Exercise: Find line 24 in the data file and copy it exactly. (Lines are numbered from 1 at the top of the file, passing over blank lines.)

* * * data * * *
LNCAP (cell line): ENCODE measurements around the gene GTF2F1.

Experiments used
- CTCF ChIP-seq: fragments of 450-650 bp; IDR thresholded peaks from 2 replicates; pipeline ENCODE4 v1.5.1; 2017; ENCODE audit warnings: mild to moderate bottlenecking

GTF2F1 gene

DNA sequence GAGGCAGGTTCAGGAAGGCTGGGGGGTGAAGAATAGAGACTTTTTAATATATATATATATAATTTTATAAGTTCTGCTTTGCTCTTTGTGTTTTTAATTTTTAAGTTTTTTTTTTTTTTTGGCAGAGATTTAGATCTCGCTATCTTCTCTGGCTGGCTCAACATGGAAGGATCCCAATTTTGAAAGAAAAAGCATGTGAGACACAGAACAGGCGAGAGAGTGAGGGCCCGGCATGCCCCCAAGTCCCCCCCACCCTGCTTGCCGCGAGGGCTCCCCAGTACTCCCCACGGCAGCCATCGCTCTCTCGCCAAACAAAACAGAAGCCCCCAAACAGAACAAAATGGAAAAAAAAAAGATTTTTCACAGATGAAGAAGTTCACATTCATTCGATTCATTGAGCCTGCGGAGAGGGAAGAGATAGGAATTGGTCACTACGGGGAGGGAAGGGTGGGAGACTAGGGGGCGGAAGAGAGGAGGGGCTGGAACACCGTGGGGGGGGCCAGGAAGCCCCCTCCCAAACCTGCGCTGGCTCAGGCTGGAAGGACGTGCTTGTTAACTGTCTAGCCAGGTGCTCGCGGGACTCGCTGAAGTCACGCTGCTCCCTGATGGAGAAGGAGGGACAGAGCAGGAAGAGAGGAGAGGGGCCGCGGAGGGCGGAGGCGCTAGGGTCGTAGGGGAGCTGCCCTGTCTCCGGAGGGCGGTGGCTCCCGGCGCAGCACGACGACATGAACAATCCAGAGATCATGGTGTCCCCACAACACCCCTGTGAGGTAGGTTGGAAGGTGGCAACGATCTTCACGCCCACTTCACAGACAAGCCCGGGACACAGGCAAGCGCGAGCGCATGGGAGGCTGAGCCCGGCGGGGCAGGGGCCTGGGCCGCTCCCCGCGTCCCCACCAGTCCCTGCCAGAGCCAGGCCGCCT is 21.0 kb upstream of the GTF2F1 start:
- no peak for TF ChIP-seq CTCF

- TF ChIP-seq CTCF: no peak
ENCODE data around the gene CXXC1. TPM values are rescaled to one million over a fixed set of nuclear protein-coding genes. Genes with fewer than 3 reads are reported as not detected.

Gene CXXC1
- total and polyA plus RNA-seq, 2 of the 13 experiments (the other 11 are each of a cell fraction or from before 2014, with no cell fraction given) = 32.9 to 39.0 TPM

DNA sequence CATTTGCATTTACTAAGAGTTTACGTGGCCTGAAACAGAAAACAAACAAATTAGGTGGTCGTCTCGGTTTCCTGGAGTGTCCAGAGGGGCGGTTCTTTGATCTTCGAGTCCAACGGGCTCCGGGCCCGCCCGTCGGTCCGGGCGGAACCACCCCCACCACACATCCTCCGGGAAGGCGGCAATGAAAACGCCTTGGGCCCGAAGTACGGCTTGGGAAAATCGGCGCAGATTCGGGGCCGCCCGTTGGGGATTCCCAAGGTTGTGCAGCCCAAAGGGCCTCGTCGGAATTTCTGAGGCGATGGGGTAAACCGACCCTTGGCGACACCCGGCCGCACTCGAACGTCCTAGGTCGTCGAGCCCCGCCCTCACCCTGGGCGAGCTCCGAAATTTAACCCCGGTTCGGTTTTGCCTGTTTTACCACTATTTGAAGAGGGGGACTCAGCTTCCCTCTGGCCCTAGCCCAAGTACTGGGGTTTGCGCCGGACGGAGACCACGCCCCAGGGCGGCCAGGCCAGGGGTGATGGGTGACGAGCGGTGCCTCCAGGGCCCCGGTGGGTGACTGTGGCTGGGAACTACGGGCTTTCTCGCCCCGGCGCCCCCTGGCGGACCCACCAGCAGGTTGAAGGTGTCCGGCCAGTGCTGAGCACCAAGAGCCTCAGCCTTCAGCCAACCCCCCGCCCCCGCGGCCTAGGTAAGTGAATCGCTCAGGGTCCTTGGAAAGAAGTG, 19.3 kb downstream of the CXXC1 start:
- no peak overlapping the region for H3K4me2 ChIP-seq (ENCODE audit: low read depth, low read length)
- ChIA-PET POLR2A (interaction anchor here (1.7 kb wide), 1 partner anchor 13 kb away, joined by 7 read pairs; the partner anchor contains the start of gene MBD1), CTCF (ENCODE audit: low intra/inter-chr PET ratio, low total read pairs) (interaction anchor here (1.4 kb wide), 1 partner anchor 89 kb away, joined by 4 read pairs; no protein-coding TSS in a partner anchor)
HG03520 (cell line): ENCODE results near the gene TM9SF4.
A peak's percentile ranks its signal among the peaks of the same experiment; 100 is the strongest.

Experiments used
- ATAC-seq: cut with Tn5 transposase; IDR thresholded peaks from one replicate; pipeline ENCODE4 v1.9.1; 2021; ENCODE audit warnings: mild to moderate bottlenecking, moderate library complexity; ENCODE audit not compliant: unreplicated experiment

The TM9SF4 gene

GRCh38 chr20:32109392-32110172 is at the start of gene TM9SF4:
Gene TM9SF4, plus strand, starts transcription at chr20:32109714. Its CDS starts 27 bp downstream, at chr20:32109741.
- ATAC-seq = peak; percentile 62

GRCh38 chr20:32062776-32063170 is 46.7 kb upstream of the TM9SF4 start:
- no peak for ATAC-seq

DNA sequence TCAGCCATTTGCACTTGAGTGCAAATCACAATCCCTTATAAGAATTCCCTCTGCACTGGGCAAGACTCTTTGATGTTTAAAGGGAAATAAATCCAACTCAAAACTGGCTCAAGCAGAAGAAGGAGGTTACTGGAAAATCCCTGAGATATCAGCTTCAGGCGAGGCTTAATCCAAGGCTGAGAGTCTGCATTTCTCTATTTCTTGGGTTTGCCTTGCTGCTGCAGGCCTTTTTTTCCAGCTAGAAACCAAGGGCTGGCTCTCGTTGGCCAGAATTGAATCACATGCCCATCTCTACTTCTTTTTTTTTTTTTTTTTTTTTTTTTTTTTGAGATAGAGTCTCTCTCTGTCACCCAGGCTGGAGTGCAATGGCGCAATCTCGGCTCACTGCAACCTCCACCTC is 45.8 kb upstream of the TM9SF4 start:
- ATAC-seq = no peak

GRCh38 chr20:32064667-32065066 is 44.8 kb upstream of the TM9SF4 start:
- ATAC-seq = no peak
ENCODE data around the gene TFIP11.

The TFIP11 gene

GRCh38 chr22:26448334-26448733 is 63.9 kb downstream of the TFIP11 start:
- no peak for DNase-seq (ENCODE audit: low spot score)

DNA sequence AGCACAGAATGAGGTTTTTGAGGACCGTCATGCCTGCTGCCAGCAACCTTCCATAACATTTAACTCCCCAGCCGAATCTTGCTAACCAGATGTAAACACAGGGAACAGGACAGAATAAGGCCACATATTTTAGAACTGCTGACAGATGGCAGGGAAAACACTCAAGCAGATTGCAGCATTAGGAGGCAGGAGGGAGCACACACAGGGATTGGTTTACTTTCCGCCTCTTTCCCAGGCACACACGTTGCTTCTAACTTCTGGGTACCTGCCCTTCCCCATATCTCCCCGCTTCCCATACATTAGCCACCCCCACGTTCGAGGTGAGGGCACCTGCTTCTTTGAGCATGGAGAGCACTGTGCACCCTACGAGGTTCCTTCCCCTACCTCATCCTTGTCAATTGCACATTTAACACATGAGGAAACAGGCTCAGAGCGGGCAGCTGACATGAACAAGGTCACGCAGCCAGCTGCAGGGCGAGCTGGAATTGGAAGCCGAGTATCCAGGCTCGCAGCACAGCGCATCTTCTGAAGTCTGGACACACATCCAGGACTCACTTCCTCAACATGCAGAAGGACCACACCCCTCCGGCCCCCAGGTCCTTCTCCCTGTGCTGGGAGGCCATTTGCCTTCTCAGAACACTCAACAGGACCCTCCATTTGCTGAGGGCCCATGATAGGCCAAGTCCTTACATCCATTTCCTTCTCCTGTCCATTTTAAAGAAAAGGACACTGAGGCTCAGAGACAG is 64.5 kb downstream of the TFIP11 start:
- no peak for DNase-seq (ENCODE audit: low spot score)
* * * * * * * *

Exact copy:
DNA sequence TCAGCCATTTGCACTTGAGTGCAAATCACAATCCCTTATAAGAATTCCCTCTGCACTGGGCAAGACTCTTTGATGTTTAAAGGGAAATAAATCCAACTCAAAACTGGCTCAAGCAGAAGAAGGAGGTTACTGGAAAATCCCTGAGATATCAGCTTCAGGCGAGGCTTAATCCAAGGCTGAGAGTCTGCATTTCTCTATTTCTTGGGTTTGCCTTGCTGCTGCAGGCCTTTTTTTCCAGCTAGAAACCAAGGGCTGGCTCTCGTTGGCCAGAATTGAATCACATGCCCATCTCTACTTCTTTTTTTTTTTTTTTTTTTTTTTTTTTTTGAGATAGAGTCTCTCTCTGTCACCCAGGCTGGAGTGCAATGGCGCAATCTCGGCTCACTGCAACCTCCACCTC is 45.8 kb upstream of the TM9SF4 start: